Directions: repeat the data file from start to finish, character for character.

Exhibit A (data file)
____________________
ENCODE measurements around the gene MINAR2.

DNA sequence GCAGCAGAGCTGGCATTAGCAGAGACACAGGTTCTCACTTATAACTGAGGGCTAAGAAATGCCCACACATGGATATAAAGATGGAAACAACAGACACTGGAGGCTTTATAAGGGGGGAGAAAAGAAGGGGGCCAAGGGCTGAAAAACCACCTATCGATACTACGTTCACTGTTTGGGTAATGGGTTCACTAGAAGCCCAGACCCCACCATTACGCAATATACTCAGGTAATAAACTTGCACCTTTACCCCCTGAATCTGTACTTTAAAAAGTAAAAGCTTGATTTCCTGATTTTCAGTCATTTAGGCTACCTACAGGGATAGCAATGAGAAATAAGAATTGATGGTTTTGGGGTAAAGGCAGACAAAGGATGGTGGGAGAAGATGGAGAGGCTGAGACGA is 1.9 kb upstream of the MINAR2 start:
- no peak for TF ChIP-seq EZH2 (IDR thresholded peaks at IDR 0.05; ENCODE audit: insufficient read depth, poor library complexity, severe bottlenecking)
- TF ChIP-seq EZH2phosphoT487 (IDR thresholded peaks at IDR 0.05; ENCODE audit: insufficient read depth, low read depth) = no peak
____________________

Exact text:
ENCODE measurements around the gene MINAR2.

DNA sequence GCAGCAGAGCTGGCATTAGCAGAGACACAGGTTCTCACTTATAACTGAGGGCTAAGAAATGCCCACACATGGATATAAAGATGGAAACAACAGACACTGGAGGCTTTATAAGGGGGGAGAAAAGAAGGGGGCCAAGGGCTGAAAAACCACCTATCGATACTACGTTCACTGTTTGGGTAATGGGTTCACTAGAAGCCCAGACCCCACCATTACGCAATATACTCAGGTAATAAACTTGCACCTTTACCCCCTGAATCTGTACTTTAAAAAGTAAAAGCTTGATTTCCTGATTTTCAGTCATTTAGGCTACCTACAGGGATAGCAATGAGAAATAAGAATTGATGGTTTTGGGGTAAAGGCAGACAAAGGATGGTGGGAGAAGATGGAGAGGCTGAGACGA is 1.9 kb upstream of the MINAR2 start:
- no peak for TF ChIP-seq EZH2 (IDR thresholded peaks at IDR 0.05; ENCODE audit: insufficient read depth, poor library complexity, severe bottlenecking)
- TF ChIP-seq EZH2phosphoT487 (IDR thresholded peaks at IDR 0.05; ENCODE audit: insufficient read depth, low read depth) = no peak